A few days ago, 25 boxes arrived at my house containing 1,000 copies of my book, Joe and Dusty Save the World.
In the book, a little boy with a learning disability and his carer dog show that kindness, fun, laughter and love are powerful enough to save the world from aliens who don’t understand what those things are. It’s up to Joe and Dusty to show them. The book is fully illustrated and in rhyme.
There are two forewords. One is by the actor and activist Julie Hesmondhalgh, and the other is written by actor, dancer and model Sarah Gordy, who is also the first woman with Down’s syndrome to be awarded an MBE.
I opened one of the boxes and finally held in my hands something that had been stored in my imagination for years. It was in my head and then, there it was. A real thing that I could touch, read and share with you. On the cover, following the words ‘written by’, it says my name. I can’t tell you how that feels.
Just before lockdown, my lovely Mum died. She was neither a healthy nor a wealthy woman. But from her, and also my late dad, I inherited the joy of a good laugh, a big heart, a toilet-based sense of humour and a set of stoic working class values. And a little bit of money.
I decided to use all those things to make a dream come true and write a book, something that reflected what I inherited from my parents. Despite it taking almost two years before I could hold a physical copy in my hands, it’s here. I’ve written lot, both for work and for pleasure, but never before have I tried to publish fiction.
The book is about a disabled boy and his dog. It’s the story of their bond, friendship and love, and a tale about how big an impact those things can have. It’s not the story of a boy’s disability, like so many other books for kids in that category.
So, when I lost my Mum and my father-in-law in December 2019, I started to write. Then, in December 2020, and from out of nowhere, my best friend died and, the following day, my husband’s Mum died, too. To say it was a tough time is an understatement. I stopped writing. I, we, grieved.
And without it coming across as trite, I cannot express enough how much the constant, never-ending, fun-loving, open-hearted, laughter-inducing abundance of love given to us by our dog Dusty helped to get us through. Every day we were reminded that we needed to live for that day only. That today’s walk in the woods was so exciting. That today’s din-dins was the best din-dins. That every cuddle, snuggle, chewed up sock and smelly dog fart was a reminder of love and living, just for today. And one day followed another, and another…
You can see where my inspiration for Dusty came from. She’s real. She’s mine. But what of Joe?
My eldest sister was disabled. She was disabled in just about every way you could imagine. She suffered severe brain damage in the womb and never walked, never talked, and was what people used to describe as ‘spastic,’ handicapped’ and ‘crippled’. My parents had next to no state support, for these were the days of ‘getting on with it’. Add on a couple of epileptic fits a week, and you can imagine what family life in our small council house was like.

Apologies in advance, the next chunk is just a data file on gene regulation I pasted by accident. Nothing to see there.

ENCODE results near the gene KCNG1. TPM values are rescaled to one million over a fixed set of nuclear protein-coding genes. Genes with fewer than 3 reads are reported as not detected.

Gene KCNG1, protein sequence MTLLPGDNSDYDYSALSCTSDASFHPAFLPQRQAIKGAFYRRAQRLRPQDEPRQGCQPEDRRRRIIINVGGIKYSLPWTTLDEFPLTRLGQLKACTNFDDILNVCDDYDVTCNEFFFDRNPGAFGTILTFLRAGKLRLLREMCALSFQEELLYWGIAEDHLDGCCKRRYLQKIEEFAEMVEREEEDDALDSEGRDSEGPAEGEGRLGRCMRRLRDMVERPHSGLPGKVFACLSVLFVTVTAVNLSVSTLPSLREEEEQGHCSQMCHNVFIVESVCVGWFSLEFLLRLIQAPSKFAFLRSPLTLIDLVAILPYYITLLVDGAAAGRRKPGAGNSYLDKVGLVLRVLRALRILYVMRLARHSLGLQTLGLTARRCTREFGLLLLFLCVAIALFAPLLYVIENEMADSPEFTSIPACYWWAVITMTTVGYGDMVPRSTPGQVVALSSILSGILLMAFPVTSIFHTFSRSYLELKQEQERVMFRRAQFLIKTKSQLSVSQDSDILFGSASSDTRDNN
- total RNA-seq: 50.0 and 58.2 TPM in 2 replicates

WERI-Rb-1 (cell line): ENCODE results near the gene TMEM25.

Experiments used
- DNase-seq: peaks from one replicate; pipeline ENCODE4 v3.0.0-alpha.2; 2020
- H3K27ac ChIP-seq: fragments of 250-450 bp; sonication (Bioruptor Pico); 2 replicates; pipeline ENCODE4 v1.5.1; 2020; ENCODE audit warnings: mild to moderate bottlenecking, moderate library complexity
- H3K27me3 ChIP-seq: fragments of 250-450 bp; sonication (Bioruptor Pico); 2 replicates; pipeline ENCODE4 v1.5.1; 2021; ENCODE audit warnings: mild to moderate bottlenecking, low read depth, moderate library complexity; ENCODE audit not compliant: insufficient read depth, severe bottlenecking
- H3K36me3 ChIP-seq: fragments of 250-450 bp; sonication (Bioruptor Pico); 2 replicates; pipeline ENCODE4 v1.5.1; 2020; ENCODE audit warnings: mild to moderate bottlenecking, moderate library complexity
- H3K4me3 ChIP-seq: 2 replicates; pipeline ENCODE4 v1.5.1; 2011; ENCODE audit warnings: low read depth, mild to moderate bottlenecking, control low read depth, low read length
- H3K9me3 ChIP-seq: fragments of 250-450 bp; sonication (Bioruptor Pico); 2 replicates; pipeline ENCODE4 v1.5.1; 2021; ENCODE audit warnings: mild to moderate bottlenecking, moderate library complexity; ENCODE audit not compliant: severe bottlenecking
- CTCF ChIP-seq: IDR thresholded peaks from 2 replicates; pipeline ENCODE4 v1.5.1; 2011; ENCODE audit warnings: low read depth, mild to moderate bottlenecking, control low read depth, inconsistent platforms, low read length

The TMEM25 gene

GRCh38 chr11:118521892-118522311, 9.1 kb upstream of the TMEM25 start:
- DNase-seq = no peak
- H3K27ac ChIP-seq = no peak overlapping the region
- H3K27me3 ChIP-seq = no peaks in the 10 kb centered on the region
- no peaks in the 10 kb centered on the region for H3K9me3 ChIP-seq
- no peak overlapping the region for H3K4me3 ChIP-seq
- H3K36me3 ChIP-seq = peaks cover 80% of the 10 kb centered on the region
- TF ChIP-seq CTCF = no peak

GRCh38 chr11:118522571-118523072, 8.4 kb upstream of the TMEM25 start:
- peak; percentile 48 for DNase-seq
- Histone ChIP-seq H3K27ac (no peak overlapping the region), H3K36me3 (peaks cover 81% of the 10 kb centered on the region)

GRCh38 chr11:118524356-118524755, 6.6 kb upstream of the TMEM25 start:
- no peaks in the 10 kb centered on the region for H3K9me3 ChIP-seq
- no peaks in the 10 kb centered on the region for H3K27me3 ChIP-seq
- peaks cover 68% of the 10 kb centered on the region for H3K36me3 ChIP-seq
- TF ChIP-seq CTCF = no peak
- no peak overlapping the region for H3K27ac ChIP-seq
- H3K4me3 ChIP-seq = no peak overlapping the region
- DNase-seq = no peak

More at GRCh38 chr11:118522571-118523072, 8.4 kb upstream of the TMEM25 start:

Or can you?
Actually it was warm, loving, and extremely emotionally open. Pauline had almost no life-expectancy, but she didn’t leave us until she was 16-years-old.
One lasting impact of growing up with my sister is that disability has always been just another version of normality to me. It has never been ‘them’ and ‘they’, just an ‘us’. I work with and around disabled, deaf and neurodiverse people all the time. Or, should I say, I work with people.
Another impact is that I have grown up experiencing and valuing openness, honesty, humour and empathy. We had neither the time, space, energy or finances to afford the luxury of living in any other way. Consequently, I think that kindness should be everyone’s highest aspiration.
Empathy, kindness, laughter. These are the values with which Joe and Dusty save the world.
Anyway, after a while my grief turned into something else, and I determined to finish the book and get it out there. I employed friends to illustrate and design it, I found an ethical company to print it, and I set up a GoFundMe campaign to support printing copies just to give away.
You can even buy a ‘kindness bundle’ that gives you a hardback copy and also donates a paperback which we’ll then share with libraries, charities, and families who want one.
Naturally, I want the book to sell, because I want people to read it, but it’s genuinely not about the money. I want to be able to write Joe and Dusty’s next adventure and the next one, so I’ll have to flog a few copies to be able to afford that.
It’s unlikely I’ll break even. So, why did I write it? Maybe because the values Joe and Dusty live by feel as if they are under threat. Are kindness and empathy declining forces in society? Sometimes it feels like it to me and perhaps Joe and Dusty represent my belief that we all have something good and positive to contribute and that different abilities are not lesser ones. We all have value.
So, while I’m not going to give the ending away entirely here (you’ll have to buy the book, I’m not stupid), the most important thing about Joe and Dusty is their ability to express something that we should place a high value on.
And it rhymes with dove, shove and glove. I know, I’ve got a rhyming dictionary.
By Robert Martin
For more information about Joe and Dusty Save the World, or to buy a copy of the book, click here.